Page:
How to Make Stripe Insertions
Excerpted from "Gender Bender" by Linda Lee in Threads 150, August/September 2010
The basic button-up shirt has gone through many reinventions during its lifetime. Men’s and women’s versions have evolved in both silhouette and detailing. The classic men’s shirt in particular has taken on a new look with contrasting details, proving that this conference-room staple doesn’t have to be a boring garment—tiny elements, sometimes hidden, can revamp this classic with personality and design. These narrow inverted pleats with contrasting fabric insertions form three-dimensional stripes on the shirt front.
1. Plan the stripes. Determine how many stripes you want on the shirt front (they don’t have to be symmetrical). Make a second front pattern piece so you have both a left and a right side. On each pattern piece, draw 1/2-inch-wide stripes parallel to the center front.
2. Alter the pattern and cut the fabric. Cut the pattern apart along each stripe, and discard the stripe pieces. Add 1⁄2-inch-wide seam allowances to each cut edge. Use these pattern pieces to cut out the basic shirt fabric. Cut lengthwise strips of contrasting fabric 1 1/2 inches wide by the length of the shirt. Cut one strip for each “stripe” insertion.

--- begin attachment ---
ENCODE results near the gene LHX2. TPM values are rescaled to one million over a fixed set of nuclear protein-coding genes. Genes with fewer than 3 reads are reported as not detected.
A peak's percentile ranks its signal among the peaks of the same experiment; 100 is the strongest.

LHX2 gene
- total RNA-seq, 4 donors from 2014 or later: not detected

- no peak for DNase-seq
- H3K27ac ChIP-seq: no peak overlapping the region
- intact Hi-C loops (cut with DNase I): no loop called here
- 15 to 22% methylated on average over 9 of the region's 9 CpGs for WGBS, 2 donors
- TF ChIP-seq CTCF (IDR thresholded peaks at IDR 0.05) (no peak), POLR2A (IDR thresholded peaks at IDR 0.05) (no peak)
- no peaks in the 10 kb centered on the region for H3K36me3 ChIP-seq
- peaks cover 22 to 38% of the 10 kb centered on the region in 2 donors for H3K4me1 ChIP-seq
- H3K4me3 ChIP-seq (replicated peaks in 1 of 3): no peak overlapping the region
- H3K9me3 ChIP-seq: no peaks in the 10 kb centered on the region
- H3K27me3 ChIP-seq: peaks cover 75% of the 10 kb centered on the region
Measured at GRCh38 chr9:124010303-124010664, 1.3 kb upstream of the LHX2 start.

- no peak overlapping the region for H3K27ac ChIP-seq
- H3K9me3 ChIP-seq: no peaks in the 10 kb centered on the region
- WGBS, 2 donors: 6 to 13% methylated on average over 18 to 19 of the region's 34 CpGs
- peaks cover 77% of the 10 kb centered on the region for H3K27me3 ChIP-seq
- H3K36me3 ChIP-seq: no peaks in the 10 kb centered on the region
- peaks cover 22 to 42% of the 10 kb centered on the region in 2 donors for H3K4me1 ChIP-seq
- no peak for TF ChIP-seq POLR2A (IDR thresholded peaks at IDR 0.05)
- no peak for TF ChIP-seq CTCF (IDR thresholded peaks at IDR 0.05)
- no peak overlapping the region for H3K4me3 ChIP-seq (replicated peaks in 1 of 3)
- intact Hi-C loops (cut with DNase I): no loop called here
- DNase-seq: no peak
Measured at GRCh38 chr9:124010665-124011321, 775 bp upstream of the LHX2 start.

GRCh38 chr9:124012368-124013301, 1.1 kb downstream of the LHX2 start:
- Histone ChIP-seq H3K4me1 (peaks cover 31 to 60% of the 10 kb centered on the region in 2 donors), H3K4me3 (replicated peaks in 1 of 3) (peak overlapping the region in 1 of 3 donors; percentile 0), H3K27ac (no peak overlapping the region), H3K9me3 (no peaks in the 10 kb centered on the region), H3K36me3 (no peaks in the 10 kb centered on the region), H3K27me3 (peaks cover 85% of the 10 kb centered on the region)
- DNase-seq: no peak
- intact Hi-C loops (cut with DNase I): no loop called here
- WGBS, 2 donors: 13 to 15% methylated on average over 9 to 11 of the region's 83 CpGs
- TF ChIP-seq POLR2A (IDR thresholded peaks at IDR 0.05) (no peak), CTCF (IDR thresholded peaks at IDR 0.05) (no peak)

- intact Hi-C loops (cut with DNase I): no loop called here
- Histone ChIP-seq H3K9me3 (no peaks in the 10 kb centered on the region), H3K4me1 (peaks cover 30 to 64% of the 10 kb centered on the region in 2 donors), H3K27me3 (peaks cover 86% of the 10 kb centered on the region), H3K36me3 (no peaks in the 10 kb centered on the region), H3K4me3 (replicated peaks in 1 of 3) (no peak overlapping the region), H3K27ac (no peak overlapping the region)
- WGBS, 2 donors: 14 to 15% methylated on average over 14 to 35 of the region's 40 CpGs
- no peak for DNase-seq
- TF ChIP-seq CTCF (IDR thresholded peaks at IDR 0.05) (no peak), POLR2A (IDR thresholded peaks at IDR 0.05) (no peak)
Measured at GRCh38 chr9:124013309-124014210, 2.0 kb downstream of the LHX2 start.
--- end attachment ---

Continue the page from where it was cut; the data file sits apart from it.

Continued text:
3. Attach the stripes. Press under 1/2 inch on each cut garment edge where a stripe will be inserted. Open out the pressed seam allowance. With right sides together, serge or sew one strip side to each seam allowance using a 1⁄4-inch-wide seam allowance.
4. Topstitch the edges. Allow the pressed edges to fold under again, exposing 1/2 inch of the contrasting strip. Sew 1/4 inch from each folded edge to anchor the stripe in place. Continue to make the garment according to the pattern instructions.
For more great shirt details, you can purchase the issue for the full article here.
Posted on Aug 24th, 2010 in sewing, online extras, garment construction, stripes, shirt